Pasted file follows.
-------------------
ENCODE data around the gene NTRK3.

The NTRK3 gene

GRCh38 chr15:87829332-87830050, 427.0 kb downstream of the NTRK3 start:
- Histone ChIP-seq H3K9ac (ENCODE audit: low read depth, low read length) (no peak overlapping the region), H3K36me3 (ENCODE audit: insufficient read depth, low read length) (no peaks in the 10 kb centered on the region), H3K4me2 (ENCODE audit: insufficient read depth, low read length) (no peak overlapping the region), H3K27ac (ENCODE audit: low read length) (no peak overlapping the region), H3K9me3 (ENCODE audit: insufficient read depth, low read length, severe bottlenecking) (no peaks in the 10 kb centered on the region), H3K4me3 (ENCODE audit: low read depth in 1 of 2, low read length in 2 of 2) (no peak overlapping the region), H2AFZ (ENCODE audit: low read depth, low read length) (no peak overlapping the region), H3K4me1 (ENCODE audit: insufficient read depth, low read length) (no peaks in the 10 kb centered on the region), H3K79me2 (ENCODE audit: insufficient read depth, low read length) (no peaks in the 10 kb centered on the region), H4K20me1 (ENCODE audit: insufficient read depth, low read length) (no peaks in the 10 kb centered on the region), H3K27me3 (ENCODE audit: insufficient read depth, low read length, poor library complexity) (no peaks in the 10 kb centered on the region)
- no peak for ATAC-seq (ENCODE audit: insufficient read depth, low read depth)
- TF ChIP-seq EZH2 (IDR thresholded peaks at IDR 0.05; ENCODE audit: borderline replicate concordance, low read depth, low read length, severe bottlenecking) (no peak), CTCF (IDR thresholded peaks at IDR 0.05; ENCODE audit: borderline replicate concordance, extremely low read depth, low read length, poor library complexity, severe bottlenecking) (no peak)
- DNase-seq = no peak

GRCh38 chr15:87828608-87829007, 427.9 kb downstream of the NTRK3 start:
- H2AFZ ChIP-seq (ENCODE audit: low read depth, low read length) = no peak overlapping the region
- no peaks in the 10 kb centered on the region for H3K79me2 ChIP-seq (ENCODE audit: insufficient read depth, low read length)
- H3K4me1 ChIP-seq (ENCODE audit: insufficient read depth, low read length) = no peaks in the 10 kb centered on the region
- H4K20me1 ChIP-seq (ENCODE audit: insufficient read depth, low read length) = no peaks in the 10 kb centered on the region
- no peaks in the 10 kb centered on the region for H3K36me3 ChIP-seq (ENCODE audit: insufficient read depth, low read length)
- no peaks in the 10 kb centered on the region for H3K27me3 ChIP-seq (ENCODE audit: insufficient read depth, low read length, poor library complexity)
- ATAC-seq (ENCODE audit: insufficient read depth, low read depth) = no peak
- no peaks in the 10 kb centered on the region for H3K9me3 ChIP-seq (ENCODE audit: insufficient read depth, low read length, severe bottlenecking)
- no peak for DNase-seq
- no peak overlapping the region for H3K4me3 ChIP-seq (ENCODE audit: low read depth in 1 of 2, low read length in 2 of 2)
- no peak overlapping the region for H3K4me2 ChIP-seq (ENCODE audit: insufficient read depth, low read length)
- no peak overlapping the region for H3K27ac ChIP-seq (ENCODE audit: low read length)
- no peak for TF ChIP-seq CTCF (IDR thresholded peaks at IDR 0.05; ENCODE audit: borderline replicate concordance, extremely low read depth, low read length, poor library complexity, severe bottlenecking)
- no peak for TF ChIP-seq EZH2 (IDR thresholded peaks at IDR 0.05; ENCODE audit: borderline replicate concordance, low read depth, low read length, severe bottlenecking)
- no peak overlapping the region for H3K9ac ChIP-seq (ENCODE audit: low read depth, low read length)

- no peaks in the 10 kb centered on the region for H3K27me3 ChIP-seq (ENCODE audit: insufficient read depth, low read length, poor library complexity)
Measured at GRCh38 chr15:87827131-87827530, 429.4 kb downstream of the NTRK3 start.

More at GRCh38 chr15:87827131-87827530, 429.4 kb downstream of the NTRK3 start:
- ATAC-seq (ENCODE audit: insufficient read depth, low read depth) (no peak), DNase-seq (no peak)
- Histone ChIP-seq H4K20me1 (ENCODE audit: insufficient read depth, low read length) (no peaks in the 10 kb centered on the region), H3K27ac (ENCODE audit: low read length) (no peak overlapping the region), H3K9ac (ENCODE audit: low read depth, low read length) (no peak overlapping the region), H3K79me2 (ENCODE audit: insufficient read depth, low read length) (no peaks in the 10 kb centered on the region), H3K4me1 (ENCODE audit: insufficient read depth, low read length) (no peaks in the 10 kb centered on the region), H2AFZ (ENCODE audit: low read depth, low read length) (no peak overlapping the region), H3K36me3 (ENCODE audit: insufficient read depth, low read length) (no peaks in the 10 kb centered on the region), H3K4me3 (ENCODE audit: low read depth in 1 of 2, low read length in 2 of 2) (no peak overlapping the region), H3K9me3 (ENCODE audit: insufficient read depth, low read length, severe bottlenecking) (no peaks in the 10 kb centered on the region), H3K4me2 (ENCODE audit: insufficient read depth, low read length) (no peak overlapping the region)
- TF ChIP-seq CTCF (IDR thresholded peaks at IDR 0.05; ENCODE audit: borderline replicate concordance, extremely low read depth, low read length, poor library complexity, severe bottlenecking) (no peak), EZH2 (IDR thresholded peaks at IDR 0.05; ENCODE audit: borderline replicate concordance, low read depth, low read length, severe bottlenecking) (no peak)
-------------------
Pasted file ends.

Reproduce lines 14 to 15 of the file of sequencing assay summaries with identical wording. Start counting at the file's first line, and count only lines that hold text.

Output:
- no peaks in the 10 kb centered on the region for H3K27me3 ChIP-seq (ENCODE audit: insufficient read depth, low read length, poor library complexity)
- ATAC-seq (ENCODE audit: insufficient read depth, low read depth) = no peak